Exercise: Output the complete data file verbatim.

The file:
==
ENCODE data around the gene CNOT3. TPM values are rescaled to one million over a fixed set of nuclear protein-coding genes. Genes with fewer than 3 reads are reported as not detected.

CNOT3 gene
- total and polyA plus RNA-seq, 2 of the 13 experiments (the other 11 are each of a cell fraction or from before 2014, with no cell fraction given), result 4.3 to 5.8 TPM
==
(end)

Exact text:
ENCODE data around the gene CNOT3. TPM values are rescaled to one million over a fixed set of nuclear protein-coding genes. Genes with fewer than 3 reads are reported as not detected.

CNOT3 gene
- total and polyA plus RNA-seq, 2 of the 13 experiments (the other 11 are each of a cell fraction or from before 2014, with no cell fraction given), result 4.3 to 5.8 TPM